Posted by Kelly Ungs
If you ever visit one of the public food courts in Singapore, you’ll find that there are as many as 85 different food vendors and outdoor kitchens side-by-side. Most of these have exactly the same menu as the vendor next to them and they will proudly tell you that. When begin your decision process, the vendors move from talking about the food and how good they can make it taste, and move the sale to talking about why their chef is better than the rest, or why their customer service is a differentiator. From where I sit, BYOD and MDM may have started to morph into exactly that.
Now, I’m not trying to belittle or downplay the importance of the BYOD market, but there have been scores of new vendors that have popped up in the last couple of years, and they are starting to sound a bit like these food vendors by sharing the same features and capabilities. One thing we’ve noticed is that there are some myths that need a little debunking. We’re not saying this just to stir the pot, but most companies need to strongly consider if BYOD is really for them.
Is this really going to save me money?
This has been a huge topic, and there have been a number of studies into whether or not BYOD saves money for those who implement it.
Cisco, for instance, stated a 17-22 percent savings, but that’s not the norm. Tom Kaneshige points out that while hardware costs might be lower, and they no longer have to worry about acquisition cycles, there are hidden costs. A lot of the BYOD crowd is basing savings on workers bringing their own mobile devices to work – tablets, phones, etc. so there is a trade-off between acquisition costs and a number of aspects of control.
One place that costs creep back in is in service plans, and allowing workers to purchase their own vs a negotiated corporate agreement. An Aberdeen report indicates that a big corporate wireless plan breaks down to about $60 per person while the average reimbursement for a BYOD smartphone is $70. If you’re a big enterprise, that can add up really quickly. Kaneshige’s article goes on about other hidden costs, and what it surmises is sometimes you are robbing Peter to pay Paul.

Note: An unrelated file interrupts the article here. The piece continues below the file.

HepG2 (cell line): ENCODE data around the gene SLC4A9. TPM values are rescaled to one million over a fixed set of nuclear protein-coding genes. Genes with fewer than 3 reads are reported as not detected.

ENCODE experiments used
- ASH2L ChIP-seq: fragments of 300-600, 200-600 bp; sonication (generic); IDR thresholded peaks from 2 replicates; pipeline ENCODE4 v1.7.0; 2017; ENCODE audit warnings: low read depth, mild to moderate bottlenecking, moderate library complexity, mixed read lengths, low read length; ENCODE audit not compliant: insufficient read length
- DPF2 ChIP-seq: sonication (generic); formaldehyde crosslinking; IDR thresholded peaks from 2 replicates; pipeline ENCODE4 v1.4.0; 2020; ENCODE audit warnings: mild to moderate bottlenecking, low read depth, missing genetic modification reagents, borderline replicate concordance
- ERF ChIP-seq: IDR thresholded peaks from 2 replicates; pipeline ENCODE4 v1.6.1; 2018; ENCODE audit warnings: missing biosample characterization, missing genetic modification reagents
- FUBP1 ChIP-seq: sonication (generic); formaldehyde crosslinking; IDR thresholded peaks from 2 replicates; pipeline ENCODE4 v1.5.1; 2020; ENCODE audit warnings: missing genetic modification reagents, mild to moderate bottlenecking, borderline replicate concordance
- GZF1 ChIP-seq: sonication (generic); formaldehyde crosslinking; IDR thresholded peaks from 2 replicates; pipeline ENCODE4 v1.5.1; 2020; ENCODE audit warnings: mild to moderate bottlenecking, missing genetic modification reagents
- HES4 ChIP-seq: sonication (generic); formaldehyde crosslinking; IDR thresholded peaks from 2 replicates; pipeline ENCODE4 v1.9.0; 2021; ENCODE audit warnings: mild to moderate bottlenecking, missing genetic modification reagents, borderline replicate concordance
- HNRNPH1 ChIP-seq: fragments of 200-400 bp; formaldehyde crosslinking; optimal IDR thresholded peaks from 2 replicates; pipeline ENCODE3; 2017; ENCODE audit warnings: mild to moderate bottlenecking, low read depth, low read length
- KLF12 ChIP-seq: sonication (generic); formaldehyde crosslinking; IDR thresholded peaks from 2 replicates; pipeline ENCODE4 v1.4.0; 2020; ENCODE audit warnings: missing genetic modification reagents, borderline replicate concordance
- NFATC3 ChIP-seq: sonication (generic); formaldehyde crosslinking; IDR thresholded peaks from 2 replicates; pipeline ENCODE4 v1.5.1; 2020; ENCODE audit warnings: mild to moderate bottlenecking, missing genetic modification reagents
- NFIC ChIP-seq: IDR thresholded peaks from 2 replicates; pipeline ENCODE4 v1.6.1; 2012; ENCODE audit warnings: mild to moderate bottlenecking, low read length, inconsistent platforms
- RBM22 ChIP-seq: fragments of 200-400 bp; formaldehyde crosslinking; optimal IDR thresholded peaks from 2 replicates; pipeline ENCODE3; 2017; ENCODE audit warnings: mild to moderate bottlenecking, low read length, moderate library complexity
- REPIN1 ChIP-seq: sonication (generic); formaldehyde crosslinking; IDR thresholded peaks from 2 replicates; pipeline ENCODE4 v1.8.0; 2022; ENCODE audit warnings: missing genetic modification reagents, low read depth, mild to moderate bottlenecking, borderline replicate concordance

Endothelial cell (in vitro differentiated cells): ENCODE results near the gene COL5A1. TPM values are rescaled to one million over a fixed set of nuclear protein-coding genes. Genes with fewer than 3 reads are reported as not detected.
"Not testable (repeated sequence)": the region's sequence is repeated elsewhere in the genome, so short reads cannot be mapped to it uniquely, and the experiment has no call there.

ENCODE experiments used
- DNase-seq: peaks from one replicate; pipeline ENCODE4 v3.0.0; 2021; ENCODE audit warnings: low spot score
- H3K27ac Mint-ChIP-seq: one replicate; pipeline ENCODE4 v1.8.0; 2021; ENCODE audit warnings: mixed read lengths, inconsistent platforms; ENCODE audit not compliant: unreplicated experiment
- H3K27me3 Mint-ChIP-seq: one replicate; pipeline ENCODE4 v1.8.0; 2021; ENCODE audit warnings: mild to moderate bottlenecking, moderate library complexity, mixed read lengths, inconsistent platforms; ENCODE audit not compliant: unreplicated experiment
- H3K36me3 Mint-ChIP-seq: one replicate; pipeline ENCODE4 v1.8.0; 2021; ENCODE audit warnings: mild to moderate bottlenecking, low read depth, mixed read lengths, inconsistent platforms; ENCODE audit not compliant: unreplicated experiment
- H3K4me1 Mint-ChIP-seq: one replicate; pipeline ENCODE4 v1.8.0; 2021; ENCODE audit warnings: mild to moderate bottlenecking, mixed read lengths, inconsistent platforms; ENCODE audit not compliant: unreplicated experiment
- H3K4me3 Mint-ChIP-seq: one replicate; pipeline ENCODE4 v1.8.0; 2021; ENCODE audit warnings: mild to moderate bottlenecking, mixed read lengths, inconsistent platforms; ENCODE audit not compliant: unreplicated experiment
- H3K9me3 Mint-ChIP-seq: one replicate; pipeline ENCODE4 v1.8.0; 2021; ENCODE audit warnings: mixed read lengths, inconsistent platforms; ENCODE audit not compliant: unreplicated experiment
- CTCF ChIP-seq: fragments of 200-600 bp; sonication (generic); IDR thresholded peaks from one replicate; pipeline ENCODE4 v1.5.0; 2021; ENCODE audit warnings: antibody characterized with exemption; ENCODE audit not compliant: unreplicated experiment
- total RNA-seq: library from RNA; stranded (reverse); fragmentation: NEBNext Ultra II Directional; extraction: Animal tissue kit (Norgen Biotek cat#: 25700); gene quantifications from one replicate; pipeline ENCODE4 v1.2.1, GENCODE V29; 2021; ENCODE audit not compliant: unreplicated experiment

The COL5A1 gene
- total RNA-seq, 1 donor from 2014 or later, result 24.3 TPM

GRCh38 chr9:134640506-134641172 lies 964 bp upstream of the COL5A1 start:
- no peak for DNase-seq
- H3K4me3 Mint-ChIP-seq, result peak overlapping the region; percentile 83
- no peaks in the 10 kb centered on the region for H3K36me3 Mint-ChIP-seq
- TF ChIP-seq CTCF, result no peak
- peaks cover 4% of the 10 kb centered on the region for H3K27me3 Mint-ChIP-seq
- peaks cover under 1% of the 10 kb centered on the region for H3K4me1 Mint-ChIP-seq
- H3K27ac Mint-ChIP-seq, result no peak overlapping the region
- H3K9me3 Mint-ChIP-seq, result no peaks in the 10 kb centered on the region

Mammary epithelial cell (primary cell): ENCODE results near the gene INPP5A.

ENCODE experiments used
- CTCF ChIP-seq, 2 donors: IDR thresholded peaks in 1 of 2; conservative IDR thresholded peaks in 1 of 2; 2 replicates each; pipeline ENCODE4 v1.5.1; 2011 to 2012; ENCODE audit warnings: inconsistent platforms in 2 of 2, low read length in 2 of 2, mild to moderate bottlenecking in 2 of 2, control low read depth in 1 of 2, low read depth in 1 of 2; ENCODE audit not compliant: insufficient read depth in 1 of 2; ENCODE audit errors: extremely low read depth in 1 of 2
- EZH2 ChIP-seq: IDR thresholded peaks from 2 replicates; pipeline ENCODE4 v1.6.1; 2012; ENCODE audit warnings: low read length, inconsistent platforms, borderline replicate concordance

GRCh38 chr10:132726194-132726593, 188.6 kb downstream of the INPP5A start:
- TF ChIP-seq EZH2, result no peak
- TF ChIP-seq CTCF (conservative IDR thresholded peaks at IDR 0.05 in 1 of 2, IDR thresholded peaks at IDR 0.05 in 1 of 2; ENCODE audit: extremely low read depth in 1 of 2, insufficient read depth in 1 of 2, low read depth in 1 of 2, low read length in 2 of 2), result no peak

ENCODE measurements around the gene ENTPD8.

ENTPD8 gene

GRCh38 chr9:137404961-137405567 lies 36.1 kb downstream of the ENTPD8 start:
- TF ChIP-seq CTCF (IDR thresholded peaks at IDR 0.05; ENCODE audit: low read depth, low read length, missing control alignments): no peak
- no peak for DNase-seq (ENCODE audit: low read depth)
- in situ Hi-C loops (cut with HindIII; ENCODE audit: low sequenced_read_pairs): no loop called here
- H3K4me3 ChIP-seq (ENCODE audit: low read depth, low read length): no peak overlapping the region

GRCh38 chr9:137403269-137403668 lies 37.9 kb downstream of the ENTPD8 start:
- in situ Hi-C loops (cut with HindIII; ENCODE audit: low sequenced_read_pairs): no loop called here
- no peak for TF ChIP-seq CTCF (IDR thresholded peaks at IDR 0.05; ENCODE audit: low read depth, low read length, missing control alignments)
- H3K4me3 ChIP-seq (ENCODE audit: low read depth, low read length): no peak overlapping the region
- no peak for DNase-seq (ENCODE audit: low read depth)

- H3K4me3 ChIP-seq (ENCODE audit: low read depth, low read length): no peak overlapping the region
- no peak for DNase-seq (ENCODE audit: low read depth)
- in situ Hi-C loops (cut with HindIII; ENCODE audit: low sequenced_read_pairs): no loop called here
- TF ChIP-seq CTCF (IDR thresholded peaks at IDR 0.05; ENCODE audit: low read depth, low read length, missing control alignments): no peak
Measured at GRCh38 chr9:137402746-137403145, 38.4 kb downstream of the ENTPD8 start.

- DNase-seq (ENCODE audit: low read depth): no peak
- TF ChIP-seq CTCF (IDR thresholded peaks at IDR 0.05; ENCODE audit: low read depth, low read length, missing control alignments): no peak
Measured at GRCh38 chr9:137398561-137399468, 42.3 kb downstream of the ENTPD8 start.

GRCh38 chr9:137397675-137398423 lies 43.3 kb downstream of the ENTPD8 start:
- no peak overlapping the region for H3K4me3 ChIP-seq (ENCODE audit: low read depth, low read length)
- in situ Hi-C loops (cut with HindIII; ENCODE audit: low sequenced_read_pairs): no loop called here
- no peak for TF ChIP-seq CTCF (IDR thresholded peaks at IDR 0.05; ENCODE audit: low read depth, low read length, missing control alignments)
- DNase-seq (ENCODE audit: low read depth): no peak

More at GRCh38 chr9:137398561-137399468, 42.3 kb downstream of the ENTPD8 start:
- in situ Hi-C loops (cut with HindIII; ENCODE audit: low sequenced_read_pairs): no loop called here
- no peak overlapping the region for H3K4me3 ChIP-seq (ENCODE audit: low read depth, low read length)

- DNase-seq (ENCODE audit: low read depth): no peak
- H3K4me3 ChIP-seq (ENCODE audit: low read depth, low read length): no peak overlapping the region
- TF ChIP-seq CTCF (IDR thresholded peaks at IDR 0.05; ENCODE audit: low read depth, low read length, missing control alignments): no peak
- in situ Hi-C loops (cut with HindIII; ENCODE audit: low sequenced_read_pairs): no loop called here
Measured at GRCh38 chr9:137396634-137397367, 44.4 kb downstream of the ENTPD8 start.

We run up against this all the time. Companies will say that they have verbal and written policies in place. We have the firewall, a secure VPN, etc. but when you start to ask questions things begin to fall apart. A recent study asked workers about using their mobile devices remotely, only 29 percent of users have set passwords that would prevent their device from being used by a thief or co-worker.
While a stranger might not be able to get on the network, without a pass code on the phone, someone could surely access contact lists, to do lists, and company email to access and review a lot of data that companies don’t want other people view or have access.
This has been one of the biggest claims amongst those who are leading the BYOD charge. They claim that using a device they “know” will make them work faster and be more productive. They may be more familiar with their device reducing confusion about how the device works, but how much time are they spending playing Angry Birds, keeping up with Words with Friends, posting on Facebook, etc. that isn’t being or can’t be enforced by the company?
There’s no concrete evidence that this is going on, but if my friend, who is using his phone for work, is a test case, then I would suggest it’s more than his employer would like.
BYOD isn’t inherently bad or good. Whether it really works for you depends on how you do business, secure your enterprise, and manage your costs, employees, and infrastructure. I thought it might be useful to at least start talking about a few of the widely cited myths and panacea expectations that we encounter as we talk to potential enterprises considering allowing employees to use their personal devices and computers as part of enterprise working assets. BYOD can be useful and may make sense for you – clearly define your requirements, policies, and expectations moving forward. Make sure you understand how your workforce uses technology and the trade offs of personal freedom on productivity. With that said, you also need to know there are some rough, potentially sharp and harmful edges associated with employing BYOD. I didn’t even mention the potential headaches that accompanies managing BYOD, depending on whatever your definition of managing it might be. Bottom line, can you really control what you don’t own, or should that even be a realistic expectation?